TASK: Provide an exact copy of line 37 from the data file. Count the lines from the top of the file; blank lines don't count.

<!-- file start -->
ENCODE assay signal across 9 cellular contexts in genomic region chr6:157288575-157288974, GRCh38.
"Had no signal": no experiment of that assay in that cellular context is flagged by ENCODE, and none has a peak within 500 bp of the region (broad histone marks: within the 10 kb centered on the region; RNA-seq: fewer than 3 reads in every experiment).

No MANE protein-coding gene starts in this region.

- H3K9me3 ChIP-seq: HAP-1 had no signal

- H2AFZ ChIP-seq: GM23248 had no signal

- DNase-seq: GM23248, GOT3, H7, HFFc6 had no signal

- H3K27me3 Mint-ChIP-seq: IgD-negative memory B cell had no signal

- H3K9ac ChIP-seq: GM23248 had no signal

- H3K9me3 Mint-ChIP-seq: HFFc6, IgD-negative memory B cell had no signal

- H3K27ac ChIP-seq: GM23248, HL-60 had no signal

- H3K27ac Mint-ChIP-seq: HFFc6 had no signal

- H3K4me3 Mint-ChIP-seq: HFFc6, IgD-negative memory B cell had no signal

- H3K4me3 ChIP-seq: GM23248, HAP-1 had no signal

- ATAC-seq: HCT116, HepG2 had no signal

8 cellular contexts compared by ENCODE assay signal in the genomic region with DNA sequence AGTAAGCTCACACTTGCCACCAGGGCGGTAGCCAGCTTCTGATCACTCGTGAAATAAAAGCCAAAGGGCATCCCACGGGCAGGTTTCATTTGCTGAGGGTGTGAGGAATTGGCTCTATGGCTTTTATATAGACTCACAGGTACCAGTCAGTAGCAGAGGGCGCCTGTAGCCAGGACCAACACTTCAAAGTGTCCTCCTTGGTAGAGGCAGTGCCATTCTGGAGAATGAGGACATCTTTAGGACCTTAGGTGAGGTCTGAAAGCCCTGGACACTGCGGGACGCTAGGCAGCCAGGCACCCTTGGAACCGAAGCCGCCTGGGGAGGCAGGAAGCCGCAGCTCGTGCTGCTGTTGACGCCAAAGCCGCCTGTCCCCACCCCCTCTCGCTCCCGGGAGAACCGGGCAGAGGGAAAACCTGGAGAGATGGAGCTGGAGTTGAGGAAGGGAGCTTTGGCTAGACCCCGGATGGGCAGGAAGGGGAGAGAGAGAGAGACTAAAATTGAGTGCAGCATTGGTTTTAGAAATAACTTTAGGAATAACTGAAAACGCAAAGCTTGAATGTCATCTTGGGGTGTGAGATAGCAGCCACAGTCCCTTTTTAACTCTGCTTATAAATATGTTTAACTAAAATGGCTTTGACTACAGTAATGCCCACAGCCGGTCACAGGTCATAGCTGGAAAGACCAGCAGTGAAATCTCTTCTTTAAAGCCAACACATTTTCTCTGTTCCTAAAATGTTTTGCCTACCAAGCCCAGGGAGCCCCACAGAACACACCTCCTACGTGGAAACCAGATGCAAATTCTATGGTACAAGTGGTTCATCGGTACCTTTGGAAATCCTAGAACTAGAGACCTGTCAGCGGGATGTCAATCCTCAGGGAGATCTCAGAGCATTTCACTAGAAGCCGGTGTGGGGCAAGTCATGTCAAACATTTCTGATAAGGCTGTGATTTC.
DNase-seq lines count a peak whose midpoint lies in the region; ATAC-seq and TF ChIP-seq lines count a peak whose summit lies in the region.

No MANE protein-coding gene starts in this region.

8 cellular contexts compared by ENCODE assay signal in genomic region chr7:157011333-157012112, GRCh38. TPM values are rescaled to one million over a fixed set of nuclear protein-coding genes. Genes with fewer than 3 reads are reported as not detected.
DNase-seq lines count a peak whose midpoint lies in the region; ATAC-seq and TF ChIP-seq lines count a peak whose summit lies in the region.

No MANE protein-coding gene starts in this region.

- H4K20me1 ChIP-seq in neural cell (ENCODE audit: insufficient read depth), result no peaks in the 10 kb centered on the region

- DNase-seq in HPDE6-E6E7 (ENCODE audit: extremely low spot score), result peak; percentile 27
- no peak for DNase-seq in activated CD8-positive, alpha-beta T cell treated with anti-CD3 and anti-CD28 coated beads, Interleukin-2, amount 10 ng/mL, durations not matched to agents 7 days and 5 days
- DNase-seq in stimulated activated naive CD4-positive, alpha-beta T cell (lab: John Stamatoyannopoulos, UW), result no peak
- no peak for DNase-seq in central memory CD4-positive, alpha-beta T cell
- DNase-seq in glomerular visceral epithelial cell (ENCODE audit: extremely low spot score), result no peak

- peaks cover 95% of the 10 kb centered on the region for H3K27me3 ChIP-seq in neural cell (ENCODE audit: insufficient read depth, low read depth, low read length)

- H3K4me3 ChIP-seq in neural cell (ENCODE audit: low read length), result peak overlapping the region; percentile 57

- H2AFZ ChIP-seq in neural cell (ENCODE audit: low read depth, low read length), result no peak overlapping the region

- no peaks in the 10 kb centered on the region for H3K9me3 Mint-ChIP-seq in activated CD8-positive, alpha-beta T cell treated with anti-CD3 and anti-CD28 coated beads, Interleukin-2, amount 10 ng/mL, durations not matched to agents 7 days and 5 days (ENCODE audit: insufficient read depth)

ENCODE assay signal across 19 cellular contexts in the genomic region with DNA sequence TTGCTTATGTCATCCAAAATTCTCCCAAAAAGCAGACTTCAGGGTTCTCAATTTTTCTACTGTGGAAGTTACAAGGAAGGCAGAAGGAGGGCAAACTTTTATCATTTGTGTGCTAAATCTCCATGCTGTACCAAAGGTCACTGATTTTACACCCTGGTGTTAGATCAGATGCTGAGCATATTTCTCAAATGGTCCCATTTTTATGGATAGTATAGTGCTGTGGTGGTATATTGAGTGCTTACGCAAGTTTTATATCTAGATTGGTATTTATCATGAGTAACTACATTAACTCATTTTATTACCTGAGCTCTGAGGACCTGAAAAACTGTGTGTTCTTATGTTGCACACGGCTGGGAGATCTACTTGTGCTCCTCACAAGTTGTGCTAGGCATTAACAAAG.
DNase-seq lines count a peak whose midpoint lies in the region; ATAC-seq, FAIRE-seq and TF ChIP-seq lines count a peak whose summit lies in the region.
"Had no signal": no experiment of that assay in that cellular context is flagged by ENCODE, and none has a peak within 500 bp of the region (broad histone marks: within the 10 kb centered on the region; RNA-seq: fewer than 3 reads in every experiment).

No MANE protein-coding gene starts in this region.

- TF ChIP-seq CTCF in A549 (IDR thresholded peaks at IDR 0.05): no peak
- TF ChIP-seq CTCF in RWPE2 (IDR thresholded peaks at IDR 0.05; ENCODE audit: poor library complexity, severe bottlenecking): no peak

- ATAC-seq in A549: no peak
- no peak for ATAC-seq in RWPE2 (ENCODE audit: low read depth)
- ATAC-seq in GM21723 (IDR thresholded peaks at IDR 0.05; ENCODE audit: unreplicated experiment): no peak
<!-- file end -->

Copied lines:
- ATAC-seq in A549: no peak